Getting it Right in-Camera


This may seem simple, but hear me out. After seven years of shooting, I feel comfortable shooting in a dark church and getting things nailed (without flash). 

First, I'm not great with technical jargon, so I'll link to videos that fill in the gaps. 


So, let's talk about focus. The secret is back-button focusing. You press that back-button (which you can set yourself) and right before you click the shutter to nail focus on your subject. A good place to start nailing nailing focus is putting your focus on a point of contrast (that rim of light on the bride's face during ceremony, dressing room, etc). I typically shoot with a center focus point and re-adjust the frame. This is probably the easiest (or lazy) way, but you can opt to pick a specific focus point.


Changing my mindset about depth of field has been so important on my journey as a wedding photographer. The hard truth: it's safe to shoot above 1.2 or 1.4. With family portraits, I aim for f/4 to f/5.6 to make sure that everyone in the portrait is in focus and the focus doesn’t fall off on the edges. When you step out of your 1.4 comfort zone, you’ll see what I mean.


It’s pretty standard to say that the minimum shutter speed for capturing a moving subject is 1/250. For a subject that is moving very quickly, you’ll want to shorten the amount of time your shutter is open. 1/1000 will guarantee zero motion blur. Sometimes you can push it a bit. Occasionally I find myself shooting at 1/60th of a second to capture the ambiance in a reception space. (check out this video for a more a detailed walk-through)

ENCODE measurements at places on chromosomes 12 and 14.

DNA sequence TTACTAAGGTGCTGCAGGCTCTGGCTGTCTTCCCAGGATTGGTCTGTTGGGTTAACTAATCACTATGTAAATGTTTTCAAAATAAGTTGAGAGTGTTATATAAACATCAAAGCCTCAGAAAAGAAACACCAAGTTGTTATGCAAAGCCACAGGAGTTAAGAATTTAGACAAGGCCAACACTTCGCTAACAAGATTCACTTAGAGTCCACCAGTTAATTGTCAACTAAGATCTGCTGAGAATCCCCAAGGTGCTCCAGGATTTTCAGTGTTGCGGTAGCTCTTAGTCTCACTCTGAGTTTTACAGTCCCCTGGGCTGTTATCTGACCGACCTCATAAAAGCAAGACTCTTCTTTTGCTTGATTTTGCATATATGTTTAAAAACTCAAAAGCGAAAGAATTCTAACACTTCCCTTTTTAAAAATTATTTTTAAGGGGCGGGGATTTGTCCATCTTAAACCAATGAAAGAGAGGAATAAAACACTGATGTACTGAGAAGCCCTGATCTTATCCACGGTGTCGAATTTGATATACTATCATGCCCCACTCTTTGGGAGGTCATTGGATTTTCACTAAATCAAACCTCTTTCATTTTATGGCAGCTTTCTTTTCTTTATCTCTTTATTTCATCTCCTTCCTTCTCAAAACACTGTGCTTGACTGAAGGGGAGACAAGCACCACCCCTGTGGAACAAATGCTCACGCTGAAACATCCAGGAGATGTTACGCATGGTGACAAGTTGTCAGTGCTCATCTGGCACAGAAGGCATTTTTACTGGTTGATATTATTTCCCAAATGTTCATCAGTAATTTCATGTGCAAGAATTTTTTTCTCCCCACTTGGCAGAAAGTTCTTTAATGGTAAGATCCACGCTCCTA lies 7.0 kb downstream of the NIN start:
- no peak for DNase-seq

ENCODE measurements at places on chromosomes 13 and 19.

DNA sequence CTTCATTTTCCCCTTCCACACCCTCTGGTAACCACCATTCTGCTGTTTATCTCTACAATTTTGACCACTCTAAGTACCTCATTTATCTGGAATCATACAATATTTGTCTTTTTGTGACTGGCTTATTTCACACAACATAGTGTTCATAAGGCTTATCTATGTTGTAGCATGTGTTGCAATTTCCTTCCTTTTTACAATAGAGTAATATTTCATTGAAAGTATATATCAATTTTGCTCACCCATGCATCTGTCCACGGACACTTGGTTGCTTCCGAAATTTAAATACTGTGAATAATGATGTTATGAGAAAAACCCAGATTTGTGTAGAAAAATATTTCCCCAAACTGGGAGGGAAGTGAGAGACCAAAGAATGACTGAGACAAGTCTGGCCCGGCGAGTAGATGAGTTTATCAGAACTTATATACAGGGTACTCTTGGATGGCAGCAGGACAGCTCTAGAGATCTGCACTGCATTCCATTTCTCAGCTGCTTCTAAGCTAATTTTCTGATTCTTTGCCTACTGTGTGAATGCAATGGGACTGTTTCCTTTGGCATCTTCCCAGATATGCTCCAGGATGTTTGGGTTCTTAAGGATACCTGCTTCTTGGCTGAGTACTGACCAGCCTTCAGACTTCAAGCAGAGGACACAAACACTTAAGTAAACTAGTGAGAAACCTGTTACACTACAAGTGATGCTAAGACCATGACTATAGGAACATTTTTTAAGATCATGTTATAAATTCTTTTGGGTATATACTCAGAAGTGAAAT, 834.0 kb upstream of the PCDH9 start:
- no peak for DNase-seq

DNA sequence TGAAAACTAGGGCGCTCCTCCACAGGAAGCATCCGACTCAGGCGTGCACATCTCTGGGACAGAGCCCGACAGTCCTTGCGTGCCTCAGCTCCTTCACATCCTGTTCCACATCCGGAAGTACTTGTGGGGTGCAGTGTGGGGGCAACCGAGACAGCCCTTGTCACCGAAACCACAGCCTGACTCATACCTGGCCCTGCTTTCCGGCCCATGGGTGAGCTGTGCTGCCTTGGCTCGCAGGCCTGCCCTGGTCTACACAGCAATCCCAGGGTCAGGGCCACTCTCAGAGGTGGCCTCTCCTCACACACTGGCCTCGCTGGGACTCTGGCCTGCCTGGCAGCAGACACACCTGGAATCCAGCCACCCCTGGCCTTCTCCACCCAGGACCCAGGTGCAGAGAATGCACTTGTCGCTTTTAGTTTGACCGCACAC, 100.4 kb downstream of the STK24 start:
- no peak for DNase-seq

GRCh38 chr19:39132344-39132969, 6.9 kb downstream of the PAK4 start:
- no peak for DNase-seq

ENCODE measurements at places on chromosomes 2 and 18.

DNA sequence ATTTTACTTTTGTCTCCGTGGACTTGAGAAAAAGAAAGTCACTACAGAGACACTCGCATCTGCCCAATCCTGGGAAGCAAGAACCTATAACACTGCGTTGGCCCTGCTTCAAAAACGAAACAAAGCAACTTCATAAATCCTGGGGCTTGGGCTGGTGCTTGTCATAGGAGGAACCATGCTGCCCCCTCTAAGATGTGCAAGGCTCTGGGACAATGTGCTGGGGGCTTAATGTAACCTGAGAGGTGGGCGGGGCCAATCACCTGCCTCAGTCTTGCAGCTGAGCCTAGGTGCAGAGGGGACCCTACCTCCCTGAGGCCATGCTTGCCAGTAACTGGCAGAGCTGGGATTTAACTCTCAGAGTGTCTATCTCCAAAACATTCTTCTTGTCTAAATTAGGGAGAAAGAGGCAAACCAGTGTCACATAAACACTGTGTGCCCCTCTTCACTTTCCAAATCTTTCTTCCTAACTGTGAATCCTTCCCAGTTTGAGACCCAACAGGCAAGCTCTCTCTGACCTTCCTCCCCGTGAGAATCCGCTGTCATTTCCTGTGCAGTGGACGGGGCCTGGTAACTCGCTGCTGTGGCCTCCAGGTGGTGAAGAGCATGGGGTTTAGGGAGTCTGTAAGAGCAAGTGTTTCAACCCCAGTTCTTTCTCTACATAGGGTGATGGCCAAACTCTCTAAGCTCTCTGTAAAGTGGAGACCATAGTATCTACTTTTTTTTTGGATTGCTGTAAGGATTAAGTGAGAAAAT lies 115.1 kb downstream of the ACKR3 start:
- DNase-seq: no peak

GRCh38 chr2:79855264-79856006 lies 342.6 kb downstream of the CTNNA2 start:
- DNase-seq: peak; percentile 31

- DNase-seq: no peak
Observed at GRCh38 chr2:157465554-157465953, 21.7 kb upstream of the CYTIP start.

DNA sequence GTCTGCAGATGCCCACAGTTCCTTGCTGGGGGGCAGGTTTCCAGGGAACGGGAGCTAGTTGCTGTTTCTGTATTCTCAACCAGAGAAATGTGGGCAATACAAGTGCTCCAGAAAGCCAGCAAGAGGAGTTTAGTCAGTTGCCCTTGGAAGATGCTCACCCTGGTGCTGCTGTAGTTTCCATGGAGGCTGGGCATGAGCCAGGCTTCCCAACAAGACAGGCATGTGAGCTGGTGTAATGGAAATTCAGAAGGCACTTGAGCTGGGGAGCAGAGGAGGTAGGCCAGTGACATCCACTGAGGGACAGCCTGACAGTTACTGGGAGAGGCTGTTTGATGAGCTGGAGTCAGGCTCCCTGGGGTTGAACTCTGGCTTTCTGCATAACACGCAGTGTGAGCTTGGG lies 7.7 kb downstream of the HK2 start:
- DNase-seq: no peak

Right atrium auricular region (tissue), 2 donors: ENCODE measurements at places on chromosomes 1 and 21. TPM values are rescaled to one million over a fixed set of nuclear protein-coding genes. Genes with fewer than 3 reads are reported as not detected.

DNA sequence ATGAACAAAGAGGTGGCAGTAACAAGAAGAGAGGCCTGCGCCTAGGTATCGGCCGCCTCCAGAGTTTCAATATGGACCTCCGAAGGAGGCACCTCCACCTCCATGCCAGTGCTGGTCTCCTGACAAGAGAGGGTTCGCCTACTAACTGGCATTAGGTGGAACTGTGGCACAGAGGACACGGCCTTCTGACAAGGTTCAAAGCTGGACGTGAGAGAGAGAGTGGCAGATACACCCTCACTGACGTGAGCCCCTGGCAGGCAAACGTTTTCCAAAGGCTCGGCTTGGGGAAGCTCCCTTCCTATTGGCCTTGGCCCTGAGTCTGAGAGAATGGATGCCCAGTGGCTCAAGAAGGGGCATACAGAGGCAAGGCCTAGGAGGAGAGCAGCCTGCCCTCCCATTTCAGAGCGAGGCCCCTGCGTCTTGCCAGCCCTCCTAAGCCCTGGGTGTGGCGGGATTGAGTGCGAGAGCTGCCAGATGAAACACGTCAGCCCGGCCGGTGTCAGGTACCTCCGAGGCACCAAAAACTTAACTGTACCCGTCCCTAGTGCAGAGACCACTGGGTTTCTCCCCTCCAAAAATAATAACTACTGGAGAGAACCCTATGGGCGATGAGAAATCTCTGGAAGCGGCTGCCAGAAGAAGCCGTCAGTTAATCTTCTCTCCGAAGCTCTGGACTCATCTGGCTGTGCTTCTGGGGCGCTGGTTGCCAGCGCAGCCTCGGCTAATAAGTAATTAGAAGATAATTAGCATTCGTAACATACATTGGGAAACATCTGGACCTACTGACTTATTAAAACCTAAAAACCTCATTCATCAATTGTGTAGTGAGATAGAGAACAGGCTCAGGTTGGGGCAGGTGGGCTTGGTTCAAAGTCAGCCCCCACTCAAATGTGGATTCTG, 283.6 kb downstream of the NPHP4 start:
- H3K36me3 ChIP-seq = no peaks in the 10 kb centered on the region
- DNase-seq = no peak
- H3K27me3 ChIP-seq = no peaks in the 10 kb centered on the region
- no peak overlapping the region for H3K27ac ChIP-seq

So many people struggle with this and I have to throw my hand up and say “me too”. It’s difficult with a fixed-length lens because your feet are your zoom. Another thing to think about when you’re taking an image is how the setting adds to the story and how you can add a sense of place into your portraits. I know very few people who barely have to crop their work and I think we can all aspire to that.


On a shoot, I often find myself throwing my hand directly in front of me and spinning around. This helps me know exactly the direction of the light and how it will fall on the people I’m photographing. There is a lot to say about light, but it is very subjective depending on who you talk to. The perfect light to you may be strong evening sunset light or it could be moody Seattle light on a rainy day. My only real advice on this is: experiment experiment experiment.

Thank you for reading and I hope this is helpful to at least someone! I feel compelled to share because the way I learned how to be a photographer was through articles like this.


Sidney Morgan